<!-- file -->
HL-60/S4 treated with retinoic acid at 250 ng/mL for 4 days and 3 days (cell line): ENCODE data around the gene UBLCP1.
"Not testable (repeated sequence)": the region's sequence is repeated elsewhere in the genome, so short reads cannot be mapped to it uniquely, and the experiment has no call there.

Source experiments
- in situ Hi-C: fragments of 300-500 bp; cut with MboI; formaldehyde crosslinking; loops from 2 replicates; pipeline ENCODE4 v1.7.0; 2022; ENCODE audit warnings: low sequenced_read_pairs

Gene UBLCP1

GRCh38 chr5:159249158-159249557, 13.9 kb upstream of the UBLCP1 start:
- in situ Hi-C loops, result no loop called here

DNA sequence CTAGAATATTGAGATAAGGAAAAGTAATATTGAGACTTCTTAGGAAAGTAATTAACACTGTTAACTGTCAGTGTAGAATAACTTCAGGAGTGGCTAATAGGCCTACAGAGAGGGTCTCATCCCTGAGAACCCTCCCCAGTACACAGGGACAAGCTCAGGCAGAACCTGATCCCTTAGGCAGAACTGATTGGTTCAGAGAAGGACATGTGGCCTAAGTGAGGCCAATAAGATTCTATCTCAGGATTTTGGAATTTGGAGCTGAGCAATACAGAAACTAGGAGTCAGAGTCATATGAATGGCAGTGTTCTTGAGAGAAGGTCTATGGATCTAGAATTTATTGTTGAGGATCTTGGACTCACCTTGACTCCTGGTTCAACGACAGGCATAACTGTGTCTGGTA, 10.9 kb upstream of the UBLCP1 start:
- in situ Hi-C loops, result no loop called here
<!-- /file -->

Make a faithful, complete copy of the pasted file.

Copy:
HL-60/S4 treated with retinoic acid at 250 ng/mL for 4 days and 3 days (cell line): ENCODE data around the gene UBLCP1.
"Not testable (repeated sequence)": the region's sequence is repeated elsewhere in the genome, so short reads cannot be mapped to it uniquely, and the experiment has no call there.

Source experiments
- in situ Hi-C: fragments of 300-500 bp; cut with MboI; formaldehyde crosslinking; loops from 2 replicates; pipeline ENCODE4 v1.7.0; 2022; ENCODE audit warnings: low sequenced_read_pairs

Gene UBLCP1

GRCh38 chr5:159249158-159249557, 13.9 kb upstream of the UBLCP1 start:
- in situ Hi-C loops, result no loop called here

DNA sequence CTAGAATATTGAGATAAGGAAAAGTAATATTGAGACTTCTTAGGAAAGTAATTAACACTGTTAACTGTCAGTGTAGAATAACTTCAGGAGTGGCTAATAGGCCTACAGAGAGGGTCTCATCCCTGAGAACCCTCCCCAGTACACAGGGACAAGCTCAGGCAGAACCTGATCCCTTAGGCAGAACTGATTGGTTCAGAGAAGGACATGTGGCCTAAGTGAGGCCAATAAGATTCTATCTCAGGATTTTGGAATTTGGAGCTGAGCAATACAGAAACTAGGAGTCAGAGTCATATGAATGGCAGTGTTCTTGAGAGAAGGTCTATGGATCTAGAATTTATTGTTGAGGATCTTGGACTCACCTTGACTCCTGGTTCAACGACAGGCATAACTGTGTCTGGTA, 10.9 kb upstream of the UBLCP1 start:
- in situ Hi-C loops, result no loop called here